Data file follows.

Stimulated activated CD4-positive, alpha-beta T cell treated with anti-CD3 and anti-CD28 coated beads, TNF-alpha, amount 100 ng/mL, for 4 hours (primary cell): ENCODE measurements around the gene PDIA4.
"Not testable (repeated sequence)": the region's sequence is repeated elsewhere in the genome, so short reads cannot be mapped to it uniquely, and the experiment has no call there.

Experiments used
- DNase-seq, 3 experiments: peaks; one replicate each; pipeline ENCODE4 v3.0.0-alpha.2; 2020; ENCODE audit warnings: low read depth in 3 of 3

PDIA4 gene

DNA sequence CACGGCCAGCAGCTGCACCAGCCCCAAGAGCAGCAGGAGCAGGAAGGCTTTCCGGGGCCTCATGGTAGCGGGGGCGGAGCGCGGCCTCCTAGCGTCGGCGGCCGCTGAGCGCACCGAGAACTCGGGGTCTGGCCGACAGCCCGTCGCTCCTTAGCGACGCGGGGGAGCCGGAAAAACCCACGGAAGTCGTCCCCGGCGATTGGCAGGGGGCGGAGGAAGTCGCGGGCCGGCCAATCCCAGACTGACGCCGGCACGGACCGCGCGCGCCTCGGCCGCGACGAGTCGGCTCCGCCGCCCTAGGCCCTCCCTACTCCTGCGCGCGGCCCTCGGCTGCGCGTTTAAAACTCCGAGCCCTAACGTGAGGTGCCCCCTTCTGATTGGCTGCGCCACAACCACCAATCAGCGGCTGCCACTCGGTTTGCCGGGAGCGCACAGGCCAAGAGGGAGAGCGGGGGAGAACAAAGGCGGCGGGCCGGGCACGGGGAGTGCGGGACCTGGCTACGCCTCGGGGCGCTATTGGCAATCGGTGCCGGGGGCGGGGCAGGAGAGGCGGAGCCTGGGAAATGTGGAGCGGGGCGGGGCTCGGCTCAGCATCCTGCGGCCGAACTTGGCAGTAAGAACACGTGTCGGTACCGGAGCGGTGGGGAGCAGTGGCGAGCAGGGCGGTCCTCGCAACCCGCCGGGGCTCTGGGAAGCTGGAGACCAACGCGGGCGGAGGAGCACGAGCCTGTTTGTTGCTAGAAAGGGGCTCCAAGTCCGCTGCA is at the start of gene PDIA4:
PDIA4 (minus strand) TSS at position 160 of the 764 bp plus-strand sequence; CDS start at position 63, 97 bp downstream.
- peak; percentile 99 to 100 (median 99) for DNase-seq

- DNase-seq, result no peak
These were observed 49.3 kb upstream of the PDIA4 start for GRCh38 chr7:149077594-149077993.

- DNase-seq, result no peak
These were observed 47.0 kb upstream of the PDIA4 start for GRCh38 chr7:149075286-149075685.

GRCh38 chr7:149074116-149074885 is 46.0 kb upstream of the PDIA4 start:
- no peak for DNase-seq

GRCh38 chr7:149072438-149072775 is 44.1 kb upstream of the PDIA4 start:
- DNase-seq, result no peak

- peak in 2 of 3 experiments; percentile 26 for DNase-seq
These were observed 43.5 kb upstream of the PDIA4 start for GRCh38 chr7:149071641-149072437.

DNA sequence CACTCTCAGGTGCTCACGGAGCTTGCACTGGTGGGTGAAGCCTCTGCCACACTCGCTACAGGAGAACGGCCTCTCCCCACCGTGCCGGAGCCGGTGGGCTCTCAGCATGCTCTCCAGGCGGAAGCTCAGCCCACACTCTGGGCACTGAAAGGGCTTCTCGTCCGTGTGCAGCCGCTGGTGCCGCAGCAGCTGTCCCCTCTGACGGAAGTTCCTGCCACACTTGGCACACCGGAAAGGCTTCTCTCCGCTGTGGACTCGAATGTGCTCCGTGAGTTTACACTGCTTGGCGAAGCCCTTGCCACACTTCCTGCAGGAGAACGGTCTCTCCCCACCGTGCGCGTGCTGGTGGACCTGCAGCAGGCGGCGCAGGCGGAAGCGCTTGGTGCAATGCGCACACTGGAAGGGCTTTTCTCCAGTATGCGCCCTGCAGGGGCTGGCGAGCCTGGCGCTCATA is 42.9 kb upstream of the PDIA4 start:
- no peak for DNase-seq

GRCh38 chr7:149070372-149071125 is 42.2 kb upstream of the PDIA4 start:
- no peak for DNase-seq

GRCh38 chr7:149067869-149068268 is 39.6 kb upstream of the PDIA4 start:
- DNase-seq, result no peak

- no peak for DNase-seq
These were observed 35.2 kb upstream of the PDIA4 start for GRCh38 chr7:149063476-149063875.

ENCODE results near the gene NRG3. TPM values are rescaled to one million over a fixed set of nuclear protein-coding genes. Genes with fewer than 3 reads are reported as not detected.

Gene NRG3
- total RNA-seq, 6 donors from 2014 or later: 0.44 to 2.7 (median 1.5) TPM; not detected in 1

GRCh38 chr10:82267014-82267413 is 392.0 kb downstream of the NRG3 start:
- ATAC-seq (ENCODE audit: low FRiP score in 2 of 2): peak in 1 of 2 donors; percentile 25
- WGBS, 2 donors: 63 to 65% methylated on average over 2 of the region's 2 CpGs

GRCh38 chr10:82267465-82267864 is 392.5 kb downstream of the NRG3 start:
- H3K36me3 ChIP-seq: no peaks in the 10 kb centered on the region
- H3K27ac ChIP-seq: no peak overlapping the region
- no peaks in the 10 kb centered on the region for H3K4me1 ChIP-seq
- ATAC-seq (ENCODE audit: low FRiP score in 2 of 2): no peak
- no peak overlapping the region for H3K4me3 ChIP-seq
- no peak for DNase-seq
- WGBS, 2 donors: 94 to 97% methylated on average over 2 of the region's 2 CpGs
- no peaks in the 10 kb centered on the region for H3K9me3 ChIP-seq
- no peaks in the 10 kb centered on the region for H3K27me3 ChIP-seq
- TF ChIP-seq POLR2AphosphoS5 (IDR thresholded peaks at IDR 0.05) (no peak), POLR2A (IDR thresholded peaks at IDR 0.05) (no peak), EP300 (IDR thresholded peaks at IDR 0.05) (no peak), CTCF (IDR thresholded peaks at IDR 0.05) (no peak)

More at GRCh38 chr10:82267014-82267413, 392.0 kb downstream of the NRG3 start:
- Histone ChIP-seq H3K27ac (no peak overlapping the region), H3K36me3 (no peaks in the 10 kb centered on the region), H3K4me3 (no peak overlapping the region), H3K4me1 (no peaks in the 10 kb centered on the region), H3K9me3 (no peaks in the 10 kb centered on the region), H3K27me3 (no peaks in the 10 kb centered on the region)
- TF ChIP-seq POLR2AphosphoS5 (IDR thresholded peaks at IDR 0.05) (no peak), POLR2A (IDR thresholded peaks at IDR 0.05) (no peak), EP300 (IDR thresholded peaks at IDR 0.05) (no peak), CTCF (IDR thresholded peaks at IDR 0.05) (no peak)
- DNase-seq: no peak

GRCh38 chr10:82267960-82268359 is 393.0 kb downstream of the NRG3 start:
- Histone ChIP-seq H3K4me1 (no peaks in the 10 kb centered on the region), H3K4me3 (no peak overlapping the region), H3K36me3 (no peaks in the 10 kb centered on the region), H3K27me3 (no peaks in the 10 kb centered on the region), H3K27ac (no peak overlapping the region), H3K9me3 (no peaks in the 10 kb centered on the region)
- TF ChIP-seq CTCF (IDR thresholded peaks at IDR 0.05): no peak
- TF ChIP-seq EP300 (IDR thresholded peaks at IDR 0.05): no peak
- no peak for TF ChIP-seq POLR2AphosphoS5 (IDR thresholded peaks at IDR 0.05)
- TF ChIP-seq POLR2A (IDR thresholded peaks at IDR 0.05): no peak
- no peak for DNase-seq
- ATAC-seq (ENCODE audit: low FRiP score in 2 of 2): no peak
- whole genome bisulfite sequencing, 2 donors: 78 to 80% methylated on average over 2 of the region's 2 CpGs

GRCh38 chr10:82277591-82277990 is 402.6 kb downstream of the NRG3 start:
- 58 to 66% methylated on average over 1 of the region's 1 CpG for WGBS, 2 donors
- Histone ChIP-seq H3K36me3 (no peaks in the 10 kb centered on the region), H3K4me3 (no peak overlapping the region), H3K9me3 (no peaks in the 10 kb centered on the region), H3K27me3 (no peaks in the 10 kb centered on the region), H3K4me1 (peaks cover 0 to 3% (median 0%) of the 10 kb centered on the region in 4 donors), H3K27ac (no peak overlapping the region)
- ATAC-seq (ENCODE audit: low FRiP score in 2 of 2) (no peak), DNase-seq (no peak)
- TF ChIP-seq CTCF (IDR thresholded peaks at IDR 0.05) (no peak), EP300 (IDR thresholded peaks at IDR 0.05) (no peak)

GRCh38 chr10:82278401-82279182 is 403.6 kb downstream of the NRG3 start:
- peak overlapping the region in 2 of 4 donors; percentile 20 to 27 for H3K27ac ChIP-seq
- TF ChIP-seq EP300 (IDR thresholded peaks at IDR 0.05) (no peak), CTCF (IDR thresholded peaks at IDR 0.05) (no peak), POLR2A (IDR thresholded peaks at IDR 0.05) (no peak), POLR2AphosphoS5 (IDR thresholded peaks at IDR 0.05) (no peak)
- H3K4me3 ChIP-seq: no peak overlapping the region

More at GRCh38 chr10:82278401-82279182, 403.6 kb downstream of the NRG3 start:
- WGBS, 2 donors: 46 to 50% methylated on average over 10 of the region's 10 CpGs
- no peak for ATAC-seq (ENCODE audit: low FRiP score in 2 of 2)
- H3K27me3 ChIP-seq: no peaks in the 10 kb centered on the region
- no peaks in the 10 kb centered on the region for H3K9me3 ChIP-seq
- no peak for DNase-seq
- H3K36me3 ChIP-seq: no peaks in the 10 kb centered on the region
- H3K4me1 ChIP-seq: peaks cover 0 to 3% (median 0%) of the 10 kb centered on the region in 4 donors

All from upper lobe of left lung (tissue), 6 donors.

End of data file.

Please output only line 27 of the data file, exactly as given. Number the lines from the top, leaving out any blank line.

ENCODE results near the gene NRG3. TPM values are rescaled to one million over a fixed set of nuclear protein-coding genes. Genes with fewer than 3 reads are reported as not detected.